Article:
“The difference between successful people and very successful people is that very successful people say ‘no’ to almost everything.” (Warren Buffett)
While saying no could be a missed opportunity to build a relationship or explore new things, it’s also an opportunity to focus on what’s important to you! Remember, we started 2014 with You Is!
The author of the article writes, “I learned that there’s a big difference between pleasing people and helping them. Being a giver is not about saying yes to all of the people all of the time to all of the requests. It’s about saying yes to some of the people (not the selfish takers) some of the time (when it won’t compromise your own goals and ambitions) to some of the requests (when you have resources or skills that are uniquely relevant).“
The following tips from Time focus on ways to say no without burning bridges and jeopardizing your reputation. Use these tips while on or off the job!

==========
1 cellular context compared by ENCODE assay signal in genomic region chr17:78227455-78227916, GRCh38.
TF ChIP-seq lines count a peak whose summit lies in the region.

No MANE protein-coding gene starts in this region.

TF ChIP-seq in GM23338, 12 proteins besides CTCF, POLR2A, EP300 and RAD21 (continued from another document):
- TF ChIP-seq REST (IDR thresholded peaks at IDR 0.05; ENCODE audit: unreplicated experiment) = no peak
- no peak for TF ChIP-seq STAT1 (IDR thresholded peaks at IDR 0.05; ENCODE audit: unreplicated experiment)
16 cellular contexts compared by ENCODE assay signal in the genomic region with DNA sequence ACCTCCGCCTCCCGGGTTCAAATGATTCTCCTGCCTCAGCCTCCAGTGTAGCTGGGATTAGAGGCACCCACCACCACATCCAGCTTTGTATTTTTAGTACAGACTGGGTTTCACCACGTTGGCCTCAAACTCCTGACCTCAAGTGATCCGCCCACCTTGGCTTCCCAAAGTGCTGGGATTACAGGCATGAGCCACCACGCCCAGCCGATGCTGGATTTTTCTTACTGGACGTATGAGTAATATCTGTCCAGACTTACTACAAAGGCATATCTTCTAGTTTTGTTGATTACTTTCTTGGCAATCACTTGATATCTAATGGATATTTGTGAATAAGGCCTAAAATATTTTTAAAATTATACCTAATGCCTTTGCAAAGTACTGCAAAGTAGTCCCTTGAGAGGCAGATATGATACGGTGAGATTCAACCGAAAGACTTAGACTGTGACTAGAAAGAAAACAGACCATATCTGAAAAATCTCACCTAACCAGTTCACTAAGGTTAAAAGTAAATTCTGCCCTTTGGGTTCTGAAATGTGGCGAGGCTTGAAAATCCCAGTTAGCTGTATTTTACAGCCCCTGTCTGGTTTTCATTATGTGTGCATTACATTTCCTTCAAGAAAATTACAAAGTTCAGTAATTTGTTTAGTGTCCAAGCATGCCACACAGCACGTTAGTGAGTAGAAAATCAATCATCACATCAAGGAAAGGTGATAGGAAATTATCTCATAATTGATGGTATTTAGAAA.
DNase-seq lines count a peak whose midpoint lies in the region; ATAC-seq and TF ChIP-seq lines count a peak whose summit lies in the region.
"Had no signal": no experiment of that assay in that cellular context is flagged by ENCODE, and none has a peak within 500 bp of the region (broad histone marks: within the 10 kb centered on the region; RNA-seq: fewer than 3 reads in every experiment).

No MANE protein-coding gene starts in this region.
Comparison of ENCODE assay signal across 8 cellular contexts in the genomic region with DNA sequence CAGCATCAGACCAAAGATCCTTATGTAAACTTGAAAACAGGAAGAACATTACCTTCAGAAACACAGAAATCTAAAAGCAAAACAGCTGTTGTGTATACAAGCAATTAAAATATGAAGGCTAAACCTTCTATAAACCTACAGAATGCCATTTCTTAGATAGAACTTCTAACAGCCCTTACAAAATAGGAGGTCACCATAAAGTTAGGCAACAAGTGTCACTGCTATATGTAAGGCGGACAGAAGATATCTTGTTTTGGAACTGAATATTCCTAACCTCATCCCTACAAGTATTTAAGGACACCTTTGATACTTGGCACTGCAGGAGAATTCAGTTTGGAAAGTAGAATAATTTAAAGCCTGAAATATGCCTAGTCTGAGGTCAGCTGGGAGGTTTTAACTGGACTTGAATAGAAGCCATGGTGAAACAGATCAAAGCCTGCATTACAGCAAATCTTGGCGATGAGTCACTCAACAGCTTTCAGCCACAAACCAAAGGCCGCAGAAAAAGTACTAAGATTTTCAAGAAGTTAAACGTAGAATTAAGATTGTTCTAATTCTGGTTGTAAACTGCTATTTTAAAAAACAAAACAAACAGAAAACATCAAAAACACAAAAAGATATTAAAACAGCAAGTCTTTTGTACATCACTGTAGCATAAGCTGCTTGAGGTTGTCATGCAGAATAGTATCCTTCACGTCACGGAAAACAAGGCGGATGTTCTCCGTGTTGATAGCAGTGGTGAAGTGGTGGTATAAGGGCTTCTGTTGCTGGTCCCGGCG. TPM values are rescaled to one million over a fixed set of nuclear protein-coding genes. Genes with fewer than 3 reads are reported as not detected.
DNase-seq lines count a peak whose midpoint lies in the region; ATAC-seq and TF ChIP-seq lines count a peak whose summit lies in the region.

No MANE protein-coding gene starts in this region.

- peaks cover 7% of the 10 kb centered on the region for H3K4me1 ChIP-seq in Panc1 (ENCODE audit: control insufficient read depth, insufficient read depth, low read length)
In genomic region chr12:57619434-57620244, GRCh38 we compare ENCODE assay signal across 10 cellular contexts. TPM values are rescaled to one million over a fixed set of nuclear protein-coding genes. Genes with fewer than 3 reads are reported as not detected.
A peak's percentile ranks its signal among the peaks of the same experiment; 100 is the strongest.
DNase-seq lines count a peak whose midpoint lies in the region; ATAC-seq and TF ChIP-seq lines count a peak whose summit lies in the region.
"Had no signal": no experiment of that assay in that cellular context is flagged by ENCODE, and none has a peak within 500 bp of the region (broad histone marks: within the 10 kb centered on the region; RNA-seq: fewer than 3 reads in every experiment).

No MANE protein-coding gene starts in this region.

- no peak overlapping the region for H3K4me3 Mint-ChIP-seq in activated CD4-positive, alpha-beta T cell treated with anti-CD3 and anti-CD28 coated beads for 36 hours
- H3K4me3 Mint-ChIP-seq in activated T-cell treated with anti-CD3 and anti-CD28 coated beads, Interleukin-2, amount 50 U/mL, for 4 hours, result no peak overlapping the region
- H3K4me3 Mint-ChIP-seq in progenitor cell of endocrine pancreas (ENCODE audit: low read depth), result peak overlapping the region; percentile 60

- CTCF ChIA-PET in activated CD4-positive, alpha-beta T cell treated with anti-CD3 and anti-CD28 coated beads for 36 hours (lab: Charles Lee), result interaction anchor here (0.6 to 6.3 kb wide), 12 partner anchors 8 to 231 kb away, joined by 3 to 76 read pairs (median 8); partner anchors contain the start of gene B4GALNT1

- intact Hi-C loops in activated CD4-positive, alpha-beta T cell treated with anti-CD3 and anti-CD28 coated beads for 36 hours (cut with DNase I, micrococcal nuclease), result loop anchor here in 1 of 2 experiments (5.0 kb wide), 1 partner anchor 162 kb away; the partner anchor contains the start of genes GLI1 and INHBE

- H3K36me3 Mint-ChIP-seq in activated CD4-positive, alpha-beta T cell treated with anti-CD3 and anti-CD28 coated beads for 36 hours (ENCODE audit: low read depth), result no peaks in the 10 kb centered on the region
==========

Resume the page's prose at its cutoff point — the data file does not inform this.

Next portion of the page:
The Deferral: “I’m swamped right now, but feel free to follow up”
The Referral: “I’m not qualified to do what you’re asking, but here’s something else”
The Introduction: “This isn’t in my wheelhouse, but I know someone who might be helpful”
The Bridge: “You two are working toward common goals”
The Triage: “Meet my colleague, who will set up a time to chat.”
The Batch: “Others have posed the same question, so let’s chat together”
Relational Account: “If I helped you, I’d be letting others down”
Once you’ve exhausted all possibilities you’re left with number #8 The Learning Opportunity: “I’m sorry to disappoint. One of my goals for this year is to improve my ability to say no—you are a tough audience. I suppose it’s good practice…”